Cable Operators

Third-Quarter Slump Hit Cable Stocks Hard

10/10/2011 12:01 AM Eastern

Cable stocks took a pounding during
the past three months, driven downward
by a meltdown in the overall stock market and
the residual effects of what for some companies
was a disappointing second
quarter.

The third quarter was a
bad one across the board for
the public markets. The Dow
Jones Industrial Average sank
to a new low for the year on
Sept.30, then fell again the
next day. For the third quarter,
the Dow fell 12.1%, with
the S&P 500 dipping 14.3% in
the same period.

With that as a backdrop, cable
stocks fared slightly better.
The Multichannel News Multichannel
Multimedia Index
(MMI), which tracks 46
stocks including distributors,
programmers and equipment
vendors, fell about 11.1% in the
period.

OPERATORS HIT HARD

MSO stocks took the biggest
hit in the third quarter, falling
20.5%, led by Cablevision
Systems, which plunged
40% ($10.52 per share) from
$26.25 on June 30 to $15.73
on Sept. 30.

Other MSOs also weathered
double-digit declines.
Time Warner Cable shed
19.7% ($15.37) to $62.67; Comcast
dropped 17.4% ($4.42) to
$20.92; and Charter Communications
dipped 13.7% ($7.42)
to $46.84.

Satellite-TV stocks Dish Network and Direc-
TV also experienced double-digit declines, with
Dish falling 18.3% ($5.62) to $25.05 and DirecTV
dropping 16.8% ($8.55) to $42.27.

Programming stocks didn’t escape the selloff
either, as the sector dipped nearly 18% during
the quarter.

Among the biggest content-provider declines
were with AMC Networks, down 26.6% ($11.55)
to $31.95; The Walt Disney Co., down 22.7%
($8.88) to $30.16; and Time Warner Inc., down
17.6% ($6.40) to $29.97.

Viacom, which started its decline last month
when CEO Philippe Dauman said third-quarter
ad sales growth would fall short of double-digit
targets, fell 16% ($9.12) during the period to
$48.36 on Sept. 30.

While the cable sector is no stranger to volatility
— cable stocks are notoriously news- and
sentiment-driven — this time seems a little different.

In the third quarter the news that drove the
sector down the most wasn’t the usual noise
surrounding increased competition from telcos
and over-the-top video. It was the fear that the
European debt crisis would send the U.S. economy
into another tailspin.

The market malaise prompted one cable
watcher, Miller Tabak media analyst David
Joyce, to adjust his price targets for the sector
downward.

In a note last week, Joyce said that while he
still has “buy” ratings on the stocks, he has reduced
his short-term price targets by as much as
30% in some cases, citing what he believes are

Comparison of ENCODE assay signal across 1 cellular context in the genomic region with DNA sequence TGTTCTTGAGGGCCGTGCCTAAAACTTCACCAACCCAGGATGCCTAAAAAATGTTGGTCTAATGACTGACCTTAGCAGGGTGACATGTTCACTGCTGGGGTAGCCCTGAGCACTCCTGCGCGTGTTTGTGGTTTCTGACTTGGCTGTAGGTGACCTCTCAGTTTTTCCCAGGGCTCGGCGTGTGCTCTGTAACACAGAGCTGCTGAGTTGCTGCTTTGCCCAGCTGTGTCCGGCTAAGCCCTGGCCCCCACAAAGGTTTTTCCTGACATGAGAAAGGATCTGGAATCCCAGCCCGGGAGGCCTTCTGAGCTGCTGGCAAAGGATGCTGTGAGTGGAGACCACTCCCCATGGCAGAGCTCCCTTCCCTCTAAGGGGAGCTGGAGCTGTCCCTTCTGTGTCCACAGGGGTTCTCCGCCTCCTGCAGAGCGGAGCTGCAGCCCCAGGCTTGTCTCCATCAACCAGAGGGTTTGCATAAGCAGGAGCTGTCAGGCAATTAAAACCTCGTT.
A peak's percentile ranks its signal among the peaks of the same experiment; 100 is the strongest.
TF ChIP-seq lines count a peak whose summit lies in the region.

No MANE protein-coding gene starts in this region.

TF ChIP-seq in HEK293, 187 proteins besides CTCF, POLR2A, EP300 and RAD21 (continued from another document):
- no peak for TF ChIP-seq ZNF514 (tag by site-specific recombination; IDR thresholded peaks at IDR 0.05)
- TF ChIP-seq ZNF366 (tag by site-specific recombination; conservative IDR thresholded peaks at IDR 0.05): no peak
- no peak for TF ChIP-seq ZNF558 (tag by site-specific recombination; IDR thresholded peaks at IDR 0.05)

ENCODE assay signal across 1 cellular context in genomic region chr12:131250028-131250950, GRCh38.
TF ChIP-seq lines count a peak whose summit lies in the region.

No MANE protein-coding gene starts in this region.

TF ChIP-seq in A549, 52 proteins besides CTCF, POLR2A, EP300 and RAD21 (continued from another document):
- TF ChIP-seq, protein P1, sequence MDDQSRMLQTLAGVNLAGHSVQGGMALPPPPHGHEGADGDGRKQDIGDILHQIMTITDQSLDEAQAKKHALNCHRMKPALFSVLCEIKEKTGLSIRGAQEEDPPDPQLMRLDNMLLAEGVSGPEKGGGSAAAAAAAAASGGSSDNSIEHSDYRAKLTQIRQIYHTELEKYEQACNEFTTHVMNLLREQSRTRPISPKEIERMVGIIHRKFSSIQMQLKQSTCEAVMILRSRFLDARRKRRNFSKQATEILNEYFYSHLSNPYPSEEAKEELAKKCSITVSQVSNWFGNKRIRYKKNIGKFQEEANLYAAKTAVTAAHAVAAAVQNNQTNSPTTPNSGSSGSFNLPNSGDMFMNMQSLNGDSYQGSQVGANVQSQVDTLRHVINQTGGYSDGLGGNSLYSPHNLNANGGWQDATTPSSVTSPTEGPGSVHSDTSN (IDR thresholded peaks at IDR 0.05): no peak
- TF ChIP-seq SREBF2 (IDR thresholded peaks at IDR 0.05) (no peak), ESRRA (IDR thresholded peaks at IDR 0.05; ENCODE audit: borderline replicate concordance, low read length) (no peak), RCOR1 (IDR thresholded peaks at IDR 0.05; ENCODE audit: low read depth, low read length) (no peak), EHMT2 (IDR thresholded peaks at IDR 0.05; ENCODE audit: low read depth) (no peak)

overblown fears of third-quarter declines.

Joyce said he expects the stocks to react well
through the third-quarter reporting season,
which begins later this month.

“Clearly global contagion is a risk
as consumers are on a de-leveraging
path worldwide,” Joyce wrote.

Collins Stewart media analyst
Tom Eagan said the decline in MSO
stocks is largely due to weaker financial
performance in the second
quarter. Aside from Comcast, which
grew revenue nearly 6% and operating
cash flow 7% in the period and
managed to reduce basic customer
losses, other MSOs failed to meet expectations.

“It reflects the second quarter,
which was pretty traumatic for a lot
of the operators, namely DirecTV,
Time Warner Cable and Dish,” Eagan
said. “I think part of it was a disappointing
Q2, coupled with what
happened in the marketplace.”

BOUNCE-BACK AHEAD?

Eagan expects a better fourth
quarter, adding that programmers
should be encouraged by a strong
scatter market, which rose into
the mid-teens during the third
quarter.

“What we have heard anecdotally
is that some big advertisers
that last year tried the Internet
when they rolled out new campaigns
weren’t happy with the
results, so they came back to television,”
Eagan said. “2011-2012
should be an up year.”

Joyce was encouraged that the
two biggest MSOs — Comcast and Time
Warner Cable — have said that third-quarter
results should be better than last year.

But the analyst cautioned that cable
stocks, which have traditionally been newsdriven,
are in the middle of an information
drought as companies prepare to release
third-quarter results. That could add to their
volatility.

“We still have another two weeks of an information
vacuum before any of these companies
start reporting,” Joyce said. “This is
normally a very susceptible time of the year
historically for the stock market.”

March